Pseudo-Immutable Dictionaries in Python

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very so often a situation arises where you need to keeps some small bits of data around where you know the value, and want to ensure that it won't get fudged with in the lifespan of the application. Say, for example, you want to map some Classes to some known values for quick lookup to dynamically generate some output - Like a dynamic django form In other words, you want ENUMS.

Python doesn't have an implementation for ENUMS, and most of the standard data types are mutable, which doesn't sit well in this situation. Usually, the python swiss army knife - The Dictionary is a one size fits all solution. But, being a mutable type, don't quite fit the bill here. And, personally, using string base constants always feels hack-ish and brittle. Tuples, on the other hand are immutable. However, they are simple collections that don't allow for complex mapping. Now we could create a custom class and set up property accessors and all that fun stuff. However, there is much easier solution built-in to Python does the job in a pinch - NamedTuples

from collections import namedtuple

# A Dummy Class A
class CustomClassA( object ):  
    def __init__( self ):
        self.A = True

# A Dummy Class B
class CustomClassB( object ):  
    def __init__( self ):
        self.B = True

# A Named Tuple Definition
EnumType = namedtuple("EnumType", ["id", "cls"])

# 2 Instances of our new Enum type
TYPE_A = EnumType(1, CustomClassA)  
TYPE_B = EnumType(2, CustomClassB)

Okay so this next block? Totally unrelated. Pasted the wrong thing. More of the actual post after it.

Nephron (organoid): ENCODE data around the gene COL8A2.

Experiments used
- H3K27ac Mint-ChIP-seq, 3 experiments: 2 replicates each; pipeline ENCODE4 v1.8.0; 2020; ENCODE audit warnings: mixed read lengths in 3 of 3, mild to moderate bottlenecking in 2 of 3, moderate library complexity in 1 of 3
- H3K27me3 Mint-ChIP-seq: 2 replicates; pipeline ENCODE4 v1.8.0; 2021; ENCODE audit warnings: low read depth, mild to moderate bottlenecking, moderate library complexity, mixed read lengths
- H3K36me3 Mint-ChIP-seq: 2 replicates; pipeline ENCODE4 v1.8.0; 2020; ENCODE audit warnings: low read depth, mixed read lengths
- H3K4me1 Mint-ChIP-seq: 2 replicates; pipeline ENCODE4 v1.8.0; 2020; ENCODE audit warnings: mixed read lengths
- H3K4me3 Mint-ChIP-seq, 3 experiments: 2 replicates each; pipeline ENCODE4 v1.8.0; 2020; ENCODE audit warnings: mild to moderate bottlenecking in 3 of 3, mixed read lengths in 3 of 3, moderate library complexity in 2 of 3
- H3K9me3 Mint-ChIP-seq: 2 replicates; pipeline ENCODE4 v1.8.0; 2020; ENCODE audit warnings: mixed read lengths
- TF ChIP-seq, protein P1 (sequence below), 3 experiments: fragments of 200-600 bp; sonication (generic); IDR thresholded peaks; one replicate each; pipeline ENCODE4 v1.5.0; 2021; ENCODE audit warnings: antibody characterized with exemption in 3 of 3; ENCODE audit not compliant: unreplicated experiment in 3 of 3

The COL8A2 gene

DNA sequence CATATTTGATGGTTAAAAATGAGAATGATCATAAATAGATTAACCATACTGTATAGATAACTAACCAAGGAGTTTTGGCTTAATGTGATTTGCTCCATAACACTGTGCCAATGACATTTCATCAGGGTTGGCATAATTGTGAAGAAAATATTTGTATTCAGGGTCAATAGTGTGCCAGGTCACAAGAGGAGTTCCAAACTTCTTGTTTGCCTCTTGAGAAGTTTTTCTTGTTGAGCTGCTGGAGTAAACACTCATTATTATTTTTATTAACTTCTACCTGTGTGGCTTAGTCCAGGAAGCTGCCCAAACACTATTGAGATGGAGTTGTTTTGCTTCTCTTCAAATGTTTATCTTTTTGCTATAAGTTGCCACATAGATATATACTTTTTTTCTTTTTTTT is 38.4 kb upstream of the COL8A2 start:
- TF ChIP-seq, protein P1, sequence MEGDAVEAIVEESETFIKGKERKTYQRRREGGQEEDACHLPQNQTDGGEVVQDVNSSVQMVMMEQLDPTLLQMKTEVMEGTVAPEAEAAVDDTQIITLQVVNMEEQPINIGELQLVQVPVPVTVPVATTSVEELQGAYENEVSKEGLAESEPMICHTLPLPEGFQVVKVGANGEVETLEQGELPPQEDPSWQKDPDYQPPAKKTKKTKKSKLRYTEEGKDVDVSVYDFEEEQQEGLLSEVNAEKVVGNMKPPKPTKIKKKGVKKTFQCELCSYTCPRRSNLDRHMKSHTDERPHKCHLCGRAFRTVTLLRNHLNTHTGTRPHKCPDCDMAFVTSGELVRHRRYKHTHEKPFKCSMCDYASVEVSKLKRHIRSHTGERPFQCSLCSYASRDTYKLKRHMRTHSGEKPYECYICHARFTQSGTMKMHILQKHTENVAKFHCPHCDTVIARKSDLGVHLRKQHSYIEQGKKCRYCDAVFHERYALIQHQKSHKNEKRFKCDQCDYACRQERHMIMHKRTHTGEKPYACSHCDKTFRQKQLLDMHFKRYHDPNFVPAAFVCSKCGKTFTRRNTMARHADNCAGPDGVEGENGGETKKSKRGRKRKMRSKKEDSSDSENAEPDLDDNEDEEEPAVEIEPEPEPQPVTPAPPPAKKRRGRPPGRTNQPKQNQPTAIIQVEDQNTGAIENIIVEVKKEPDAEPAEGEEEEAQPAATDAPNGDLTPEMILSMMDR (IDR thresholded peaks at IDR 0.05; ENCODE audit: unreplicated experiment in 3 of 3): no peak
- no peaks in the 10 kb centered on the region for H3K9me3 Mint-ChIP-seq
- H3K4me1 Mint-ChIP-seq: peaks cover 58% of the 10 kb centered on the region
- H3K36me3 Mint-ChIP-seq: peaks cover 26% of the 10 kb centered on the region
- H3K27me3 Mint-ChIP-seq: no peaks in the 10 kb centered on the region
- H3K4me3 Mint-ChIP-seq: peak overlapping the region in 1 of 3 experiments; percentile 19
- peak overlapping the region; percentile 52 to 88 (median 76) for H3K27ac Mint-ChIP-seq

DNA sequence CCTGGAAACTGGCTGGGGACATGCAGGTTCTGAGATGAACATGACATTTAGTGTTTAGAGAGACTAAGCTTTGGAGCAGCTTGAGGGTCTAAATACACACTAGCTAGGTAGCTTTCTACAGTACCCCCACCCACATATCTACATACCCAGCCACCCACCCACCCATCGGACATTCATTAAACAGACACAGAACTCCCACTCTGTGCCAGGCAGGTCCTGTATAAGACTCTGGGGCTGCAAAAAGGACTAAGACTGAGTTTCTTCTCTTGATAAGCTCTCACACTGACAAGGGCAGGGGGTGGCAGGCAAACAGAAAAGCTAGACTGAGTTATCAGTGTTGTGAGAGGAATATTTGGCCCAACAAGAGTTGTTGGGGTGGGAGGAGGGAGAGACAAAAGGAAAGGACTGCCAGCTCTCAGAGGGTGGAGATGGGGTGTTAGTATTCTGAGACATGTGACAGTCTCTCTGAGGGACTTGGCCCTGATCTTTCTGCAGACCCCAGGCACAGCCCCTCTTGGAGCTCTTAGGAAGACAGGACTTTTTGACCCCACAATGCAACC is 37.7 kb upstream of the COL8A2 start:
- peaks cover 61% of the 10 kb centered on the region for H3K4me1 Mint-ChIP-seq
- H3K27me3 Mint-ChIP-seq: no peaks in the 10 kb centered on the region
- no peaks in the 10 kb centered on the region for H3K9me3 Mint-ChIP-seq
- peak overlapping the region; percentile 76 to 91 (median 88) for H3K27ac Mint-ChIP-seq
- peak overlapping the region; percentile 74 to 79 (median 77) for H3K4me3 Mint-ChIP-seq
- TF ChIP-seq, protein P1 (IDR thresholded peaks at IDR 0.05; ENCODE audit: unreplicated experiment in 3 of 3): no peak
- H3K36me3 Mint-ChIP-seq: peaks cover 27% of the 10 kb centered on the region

# Use it like a dictionary
TYPE_A.cls()  
>>> <class CustomClassA @0x21f67a0>

For most use cases of something that behaves like an Enum, this is probably enough. However, if we need go a little more over the edge, we can take this a little bit further by combining two data structures. One little know fact about our mutable and almost perfect friend, the dictionary - any hash-able ( read immutable ) object can be a key. More importantly, when using objects as keys, that key can only be recovered with the original object, not a copy or recreation. So we could do this:

from collections import namedtuple

# A Dummy Class A
class CustomClassA( object ):  
    def __init__( self ):
        self.A = True

# A Dummy Class B
class CustomClassB( object ):  
    def __init__( self ):
        self.B = True

# A Named Tuple Definition
EnumType = namedtuple("EnumType", ["id", "name"])

# 2 Instances of our new Enum type
FOO = EnumType(1, "foo")  
BAR = EnumType(2, "bar")

# Use In a dictionary
MAP = {  
    FOO:CustomClassA,
    BAR:CustomClassB
}

In this situation, unless you were to import the FOO and BAR EnumTypes to de-reference the Class objects, you would be unable to get anything out of the MAP dict.

from mymodule import FOO, BAR, MAP, EnumType

# Almost untouchable?
MAP[ EnumType(1, "foo") ] # KeyError

# use our Constant to ket the data
MAP[FOO] # <class CustomClassA>  

While not a perfect solution, using named tuples as dictionaries, or combining the to for situations a bit off the wall - we can easily create custom ENUM - like constant data structures!

python data structures namedtuple